A long time ago -or at least 18 months ago - I had the idea to grow salad greens for the market. The fresh, beautiful, flower scented salad greens I would buy in Calafornian Farmers' Markets would sustain me all the week, and I was sure we could provide the same pretty bowls of colour and taste down here.
It has been a slow process. With no lettuce and few local options it has been a treasure hunt finding suitable greens. In this last year of trial and error we have found that here in a year round growing cycle, some of our greens are annuals: the cranberry hibiscus dies after flowering in December, the wandering jew goes dormant through December and January, the Malabar spinach gives up in February and March. Our salad mixes change weekly as we watch for flowers on the hibiscus and fret over the gingers. It has been more a year of research and development than one of production.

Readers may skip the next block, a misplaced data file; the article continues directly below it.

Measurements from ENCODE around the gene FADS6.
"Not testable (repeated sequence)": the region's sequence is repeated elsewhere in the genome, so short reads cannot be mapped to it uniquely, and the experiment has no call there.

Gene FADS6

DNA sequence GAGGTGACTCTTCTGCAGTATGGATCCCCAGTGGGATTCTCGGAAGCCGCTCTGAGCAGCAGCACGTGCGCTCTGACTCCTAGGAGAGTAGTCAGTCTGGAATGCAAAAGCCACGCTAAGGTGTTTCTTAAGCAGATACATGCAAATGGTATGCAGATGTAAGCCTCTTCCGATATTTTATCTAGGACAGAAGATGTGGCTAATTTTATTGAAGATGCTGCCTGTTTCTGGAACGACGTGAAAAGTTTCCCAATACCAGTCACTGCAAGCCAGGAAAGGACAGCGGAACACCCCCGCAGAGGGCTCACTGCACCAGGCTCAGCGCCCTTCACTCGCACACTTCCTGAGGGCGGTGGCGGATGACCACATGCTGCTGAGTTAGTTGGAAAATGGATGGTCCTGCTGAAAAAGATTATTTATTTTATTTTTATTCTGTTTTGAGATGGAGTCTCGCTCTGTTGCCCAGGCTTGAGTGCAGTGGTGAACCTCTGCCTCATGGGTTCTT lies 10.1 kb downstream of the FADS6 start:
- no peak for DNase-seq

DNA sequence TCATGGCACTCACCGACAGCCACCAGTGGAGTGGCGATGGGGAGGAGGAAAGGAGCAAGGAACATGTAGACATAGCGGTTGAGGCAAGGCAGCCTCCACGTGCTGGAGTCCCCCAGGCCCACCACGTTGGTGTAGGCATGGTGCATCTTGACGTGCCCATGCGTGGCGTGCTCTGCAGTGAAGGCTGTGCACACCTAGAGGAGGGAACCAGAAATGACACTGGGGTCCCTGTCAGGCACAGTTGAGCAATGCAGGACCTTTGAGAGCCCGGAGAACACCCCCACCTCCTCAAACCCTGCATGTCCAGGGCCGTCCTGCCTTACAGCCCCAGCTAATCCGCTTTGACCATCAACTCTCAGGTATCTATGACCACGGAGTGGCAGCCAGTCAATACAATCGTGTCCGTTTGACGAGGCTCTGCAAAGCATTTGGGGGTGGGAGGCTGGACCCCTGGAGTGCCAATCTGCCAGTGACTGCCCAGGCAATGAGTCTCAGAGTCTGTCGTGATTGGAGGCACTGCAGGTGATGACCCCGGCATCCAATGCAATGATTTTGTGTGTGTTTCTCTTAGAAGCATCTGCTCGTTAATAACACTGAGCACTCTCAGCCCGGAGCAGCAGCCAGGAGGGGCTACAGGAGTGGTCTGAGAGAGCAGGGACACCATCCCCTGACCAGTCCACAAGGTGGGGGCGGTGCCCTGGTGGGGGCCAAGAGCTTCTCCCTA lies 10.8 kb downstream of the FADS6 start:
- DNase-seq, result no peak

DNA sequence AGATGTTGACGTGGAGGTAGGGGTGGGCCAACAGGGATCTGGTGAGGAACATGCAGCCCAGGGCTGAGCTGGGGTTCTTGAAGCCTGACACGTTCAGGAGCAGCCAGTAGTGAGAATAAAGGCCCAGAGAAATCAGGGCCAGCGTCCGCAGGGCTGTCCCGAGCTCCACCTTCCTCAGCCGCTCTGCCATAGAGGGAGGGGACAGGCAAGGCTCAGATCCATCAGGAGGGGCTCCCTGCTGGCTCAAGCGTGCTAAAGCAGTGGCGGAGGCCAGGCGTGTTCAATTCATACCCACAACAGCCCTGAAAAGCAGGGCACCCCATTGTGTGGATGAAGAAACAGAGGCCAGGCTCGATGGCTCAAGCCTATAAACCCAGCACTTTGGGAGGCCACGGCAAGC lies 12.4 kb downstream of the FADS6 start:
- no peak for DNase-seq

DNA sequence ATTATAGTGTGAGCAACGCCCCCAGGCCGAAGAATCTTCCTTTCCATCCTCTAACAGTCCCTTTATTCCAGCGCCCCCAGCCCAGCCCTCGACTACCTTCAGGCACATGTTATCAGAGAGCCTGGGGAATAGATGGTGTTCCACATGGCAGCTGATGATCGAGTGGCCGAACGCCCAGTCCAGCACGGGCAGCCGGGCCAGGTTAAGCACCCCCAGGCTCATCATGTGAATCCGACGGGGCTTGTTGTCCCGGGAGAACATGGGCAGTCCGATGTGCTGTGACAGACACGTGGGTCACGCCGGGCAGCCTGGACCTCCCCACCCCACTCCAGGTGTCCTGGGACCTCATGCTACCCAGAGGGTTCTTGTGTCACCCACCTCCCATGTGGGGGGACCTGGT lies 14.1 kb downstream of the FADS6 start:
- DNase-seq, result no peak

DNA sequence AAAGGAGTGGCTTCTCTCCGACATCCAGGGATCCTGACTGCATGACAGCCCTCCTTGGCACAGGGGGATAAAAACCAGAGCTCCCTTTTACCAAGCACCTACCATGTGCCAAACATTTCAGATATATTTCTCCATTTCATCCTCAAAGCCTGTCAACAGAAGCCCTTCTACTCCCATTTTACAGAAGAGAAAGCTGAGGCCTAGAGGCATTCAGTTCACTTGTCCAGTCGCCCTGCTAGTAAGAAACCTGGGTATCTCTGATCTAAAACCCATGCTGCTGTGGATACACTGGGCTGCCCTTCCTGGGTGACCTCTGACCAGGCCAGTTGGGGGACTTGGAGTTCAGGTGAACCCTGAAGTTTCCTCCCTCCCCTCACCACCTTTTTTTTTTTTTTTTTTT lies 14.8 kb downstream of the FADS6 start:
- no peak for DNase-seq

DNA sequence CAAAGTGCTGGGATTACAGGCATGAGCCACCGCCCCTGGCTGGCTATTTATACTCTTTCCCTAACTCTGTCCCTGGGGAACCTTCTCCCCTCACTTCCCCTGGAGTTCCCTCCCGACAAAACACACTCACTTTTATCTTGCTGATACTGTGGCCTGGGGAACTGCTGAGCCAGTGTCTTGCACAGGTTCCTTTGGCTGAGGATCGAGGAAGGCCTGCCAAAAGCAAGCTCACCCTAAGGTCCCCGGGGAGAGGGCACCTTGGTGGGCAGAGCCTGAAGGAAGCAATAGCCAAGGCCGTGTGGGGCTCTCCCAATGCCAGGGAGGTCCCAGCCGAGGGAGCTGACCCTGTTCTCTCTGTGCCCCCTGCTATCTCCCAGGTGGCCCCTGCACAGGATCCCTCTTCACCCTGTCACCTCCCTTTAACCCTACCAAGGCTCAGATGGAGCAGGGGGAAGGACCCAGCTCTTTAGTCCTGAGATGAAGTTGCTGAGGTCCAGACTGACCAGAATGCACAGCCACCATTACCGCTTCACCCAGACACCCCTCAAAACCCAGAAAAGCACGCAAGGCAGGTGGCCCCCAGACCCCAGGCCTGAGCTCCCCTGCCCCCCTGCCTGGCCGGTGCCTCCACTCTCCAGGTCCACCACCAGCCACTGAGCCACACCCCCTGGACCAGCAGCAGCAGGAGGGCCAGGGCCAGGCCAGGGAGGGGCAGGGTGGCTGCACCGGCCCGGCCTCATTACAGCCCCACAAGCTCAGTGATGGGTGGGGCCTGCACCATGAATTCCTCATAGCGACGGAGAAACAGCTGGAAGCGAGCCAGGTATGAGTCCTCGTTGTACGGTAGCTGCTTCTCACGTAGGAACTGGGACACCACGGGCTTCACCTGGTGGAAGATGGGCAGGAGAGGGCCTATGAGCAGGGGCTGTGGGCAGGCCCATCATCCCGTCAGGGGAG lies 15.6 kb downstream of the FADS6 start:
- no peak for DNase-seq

However it has worked and now we are slowly but steadily increasing our options and our knowledge. We found winged bean seeds in Panama and moringa growing at Punta Mona, a dark purple wandering jew is thriving on the deck off the kitchen and a news article in the national paper turned us on to two local, near forgotten edibles: the zorillo and chinquispil. Slowly it's coming together. the new plants and varieties we've gathered are not at full production yet. It's not like buying a seed packet and sowing them, instead we are given or find one plant or a couple of seeds and have to grow it out ourselves in the nursery until it is ready to produce: all our salad greens are second generation plants each with their own history and path to us. If I count what we have, including those in the nursery the list is impressive:
purple wandering jew
In another year we should have a really beautiful salad bowl, full of superfoods, brimming with flowers (pansy, ginger, hibiscus, orchid tree, morninga. . .) and just delicious.